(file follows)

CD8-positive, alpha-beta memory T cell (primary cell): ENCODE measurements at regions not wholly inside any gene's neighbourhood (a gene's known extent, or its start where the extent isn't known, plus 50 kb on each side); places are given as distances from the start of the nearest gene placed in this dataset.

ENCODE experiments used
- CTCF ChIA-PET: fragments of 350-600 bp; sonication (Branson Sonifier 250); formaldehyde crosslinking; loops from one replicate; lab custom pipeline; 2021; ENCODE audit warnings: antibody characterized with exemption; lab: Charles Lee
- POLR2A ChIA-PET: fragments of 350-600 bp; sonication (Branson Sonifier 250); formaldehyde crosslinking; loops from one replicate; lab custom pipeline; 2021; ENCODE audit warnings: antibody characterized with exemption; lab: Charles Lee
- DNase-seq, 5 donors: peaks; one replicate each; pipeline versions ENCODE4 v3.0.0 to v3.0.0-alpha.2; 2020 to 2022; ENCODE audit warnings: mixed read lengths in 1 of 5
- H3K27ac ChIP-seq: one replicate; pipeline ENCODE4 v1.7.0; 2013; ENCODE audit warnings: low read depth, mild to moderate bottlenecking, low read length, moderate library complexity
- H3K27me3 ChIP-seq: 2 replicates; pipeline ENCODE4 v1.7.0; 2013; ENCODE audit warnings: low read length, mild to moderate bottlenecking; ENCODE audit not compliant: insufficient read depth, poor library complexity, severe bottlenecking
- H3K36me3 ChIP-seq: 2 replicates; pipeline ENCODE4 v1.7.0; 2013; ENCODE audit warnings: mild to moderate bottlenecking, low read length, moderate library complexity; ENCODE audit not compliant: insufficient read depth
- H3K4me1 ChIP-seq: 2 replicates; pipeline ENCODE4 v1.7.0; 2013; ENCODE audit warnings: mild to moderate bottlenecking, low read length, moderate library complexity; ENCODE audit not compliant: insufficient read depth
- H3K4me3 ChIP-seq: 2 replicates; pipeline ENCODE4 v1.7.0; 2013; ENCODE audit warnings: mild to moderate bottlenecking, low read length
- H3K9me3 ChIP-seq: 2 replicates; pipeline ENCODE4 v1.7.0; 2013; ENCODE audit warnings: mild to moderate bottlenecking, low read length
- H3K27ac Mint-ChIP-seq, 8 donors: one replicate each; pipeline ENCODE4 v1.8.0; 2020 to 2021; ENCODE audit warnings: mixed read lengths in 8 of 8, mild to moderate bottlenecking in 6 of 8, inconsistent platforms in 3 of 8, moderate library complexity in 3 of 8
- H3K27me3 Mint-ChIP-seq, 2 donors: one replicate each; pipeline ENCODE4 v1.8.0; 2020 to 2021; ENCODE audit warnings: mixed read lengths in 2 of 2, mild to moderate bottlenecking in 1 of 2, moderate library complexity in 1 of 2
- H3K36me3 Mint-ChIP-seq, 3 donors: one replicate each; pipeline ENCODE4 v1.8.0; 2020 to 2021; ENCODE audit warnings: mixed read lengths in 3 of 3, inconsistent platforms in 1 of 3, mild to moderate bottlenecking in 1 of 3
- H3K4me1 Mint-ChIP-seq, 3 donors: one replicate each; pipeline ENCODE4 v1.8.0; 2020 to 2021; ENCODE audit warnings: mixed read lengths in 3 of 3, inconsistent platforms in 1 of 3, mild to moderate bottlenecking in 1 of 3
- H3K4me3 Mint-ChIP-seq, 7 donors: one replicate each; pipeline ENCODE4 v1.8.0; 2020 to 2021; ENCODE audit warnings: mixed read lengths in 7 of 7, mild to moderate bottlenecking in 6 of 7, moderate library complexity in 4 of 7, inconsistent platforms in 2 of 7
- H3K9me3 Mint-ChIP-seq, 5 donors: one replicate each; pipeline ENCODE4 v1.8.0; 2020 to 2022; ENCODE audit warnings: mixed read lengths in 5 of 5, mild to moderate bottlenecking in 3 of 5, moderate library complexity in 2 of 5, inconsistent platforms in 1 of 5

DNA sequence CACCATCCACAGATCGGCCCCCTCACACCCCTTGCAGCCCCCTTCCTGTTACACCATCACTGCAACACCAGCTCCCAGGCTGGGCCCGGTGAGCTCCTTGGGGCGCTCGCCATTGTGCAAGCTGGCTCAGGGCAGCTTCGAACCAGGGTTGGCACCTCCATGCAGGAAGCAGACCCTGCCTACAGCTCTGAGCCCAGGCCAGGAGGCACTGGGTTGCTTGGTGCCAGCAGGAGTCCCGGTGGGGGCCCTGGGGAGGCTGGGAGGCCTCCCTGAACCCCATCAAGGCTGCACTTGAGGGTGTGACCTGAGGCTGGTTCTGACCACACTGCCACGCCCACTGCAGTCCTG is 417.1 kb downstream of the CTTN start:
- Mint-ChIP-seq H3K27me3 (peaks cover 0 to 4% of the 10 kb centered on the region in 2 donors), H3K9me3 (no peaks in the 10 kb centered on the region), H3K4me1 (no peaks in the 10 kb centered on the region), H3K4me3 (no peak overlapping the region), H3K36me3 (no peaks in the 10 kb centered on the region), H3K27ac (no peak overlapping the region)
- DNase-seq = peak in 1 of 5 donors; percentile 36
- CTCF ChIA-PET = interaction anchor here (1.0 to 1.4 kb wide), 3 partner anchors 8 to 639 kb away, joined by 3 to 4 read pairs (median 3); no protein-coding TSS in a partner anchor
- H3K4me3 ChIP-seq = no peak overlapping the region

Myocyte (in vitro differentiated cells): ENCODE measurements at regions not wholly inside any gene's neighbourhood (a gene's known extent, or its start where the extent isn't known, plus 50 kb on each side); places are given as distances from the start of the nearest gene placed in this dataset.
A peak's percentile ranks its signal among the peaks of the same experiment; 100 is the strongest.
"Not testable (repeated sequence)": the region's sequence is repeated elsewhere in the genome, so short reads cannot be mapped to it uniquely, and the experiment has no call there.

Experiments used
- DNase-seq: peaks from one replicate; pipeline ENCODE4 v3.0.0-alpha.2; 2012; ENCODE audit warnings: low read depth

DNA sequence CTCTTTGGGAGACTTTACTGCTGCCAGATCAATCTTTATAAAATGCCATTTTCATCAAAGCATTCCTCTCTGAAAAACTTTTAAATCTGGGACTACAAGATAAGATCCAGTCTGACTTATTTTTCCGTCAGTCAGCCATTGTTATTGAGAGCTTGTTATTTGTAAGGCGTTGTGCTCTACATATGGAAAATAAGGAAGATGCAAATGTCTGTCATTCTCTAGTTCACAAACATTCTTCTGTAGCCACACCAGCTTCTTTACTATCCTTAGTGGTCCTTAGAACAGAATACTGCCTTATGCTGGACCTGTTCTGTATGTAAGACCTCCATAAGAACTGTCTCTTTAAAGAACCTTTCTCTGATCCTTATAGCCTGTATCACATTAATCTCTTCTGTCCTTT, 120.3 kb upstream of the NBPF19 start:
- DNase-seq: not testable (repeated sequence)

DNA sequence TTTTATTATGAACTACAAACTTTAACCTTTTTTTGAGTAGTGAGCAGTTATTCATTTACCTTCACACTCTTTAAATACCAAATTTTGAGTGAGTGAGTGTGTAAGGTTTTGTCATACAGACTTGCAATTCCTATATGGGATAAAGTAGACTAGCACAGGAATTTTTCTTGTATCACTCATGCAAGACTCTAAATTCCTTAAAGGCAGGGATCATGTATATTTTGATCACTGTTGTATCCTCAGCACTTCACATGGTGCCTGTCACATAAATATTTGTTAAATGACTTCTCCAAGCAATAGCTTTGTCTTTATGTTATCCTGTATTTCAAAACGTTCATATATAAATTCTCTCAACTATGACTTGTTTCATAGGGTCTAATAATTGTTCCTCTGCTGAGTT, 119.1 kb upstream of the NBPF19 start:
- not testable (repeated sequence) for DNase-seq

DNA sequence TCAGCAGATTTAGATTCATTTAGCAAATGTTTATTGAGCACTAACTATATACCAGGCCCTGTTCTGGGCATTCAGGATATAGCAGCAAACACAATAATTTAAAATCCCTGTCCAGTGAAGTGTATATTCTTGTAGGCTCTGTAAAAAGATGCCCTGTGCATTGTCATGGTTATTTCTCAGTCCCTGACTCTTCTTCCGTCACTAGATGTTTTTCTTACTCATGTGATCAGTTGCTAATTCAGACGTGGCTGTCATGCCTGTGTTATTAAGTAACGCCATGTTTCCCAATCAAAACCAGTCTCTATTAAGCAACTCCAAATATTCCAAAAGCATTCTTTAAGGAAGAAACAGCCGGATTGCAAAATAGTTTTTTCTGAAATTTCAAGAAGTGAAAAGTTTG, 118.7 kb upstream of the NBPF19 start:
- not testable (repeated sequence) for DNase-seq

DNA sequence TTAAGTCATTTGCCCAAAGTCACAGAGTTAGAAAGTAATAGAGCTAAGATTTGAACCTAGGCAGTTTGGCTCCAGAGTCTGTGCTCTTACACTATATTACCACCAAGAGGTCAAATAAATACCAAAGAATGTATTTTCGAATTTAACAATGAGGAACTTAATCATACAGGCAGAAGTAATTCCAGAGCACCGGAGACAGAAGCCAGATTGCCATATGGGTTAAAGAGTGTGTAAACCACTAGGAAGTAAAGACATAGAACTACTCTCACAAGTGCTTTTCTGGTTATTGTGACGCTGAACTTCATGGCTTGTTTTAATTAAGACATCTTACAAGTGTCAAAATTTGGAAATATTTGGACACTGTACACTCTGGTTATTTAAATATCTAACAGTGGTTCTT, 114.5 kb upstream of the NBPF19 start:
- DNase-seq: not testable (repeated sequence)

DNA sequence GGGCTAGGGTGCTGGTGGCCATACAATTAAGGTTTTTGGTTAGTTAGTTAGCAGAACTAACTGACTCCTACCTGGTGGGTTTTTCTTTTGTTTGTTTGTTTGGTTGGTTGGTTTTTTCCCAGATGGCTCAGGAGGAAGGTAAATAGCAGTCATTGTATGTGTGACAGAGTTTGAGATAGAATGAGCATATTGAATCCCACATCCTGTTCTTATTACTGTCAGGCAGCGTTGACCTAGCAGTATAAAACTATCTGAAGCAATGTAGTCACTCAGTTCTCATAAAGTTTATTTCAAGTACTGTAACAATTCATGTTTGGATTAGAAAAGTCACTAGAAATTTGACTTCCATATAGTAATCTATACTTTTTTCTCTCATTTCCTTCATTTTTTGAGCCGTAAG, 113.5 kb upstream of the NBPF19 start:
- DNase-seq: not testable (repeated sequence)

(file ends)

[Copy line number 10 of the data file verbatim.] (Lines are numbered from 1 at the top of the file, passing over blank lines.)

- H3K4me3 ChIP-seq: 2 replicates; pipeline ENCODE4 v1.7.0; 2013; ENCODE audit warnings: mild to moderate bottlenecking, low read length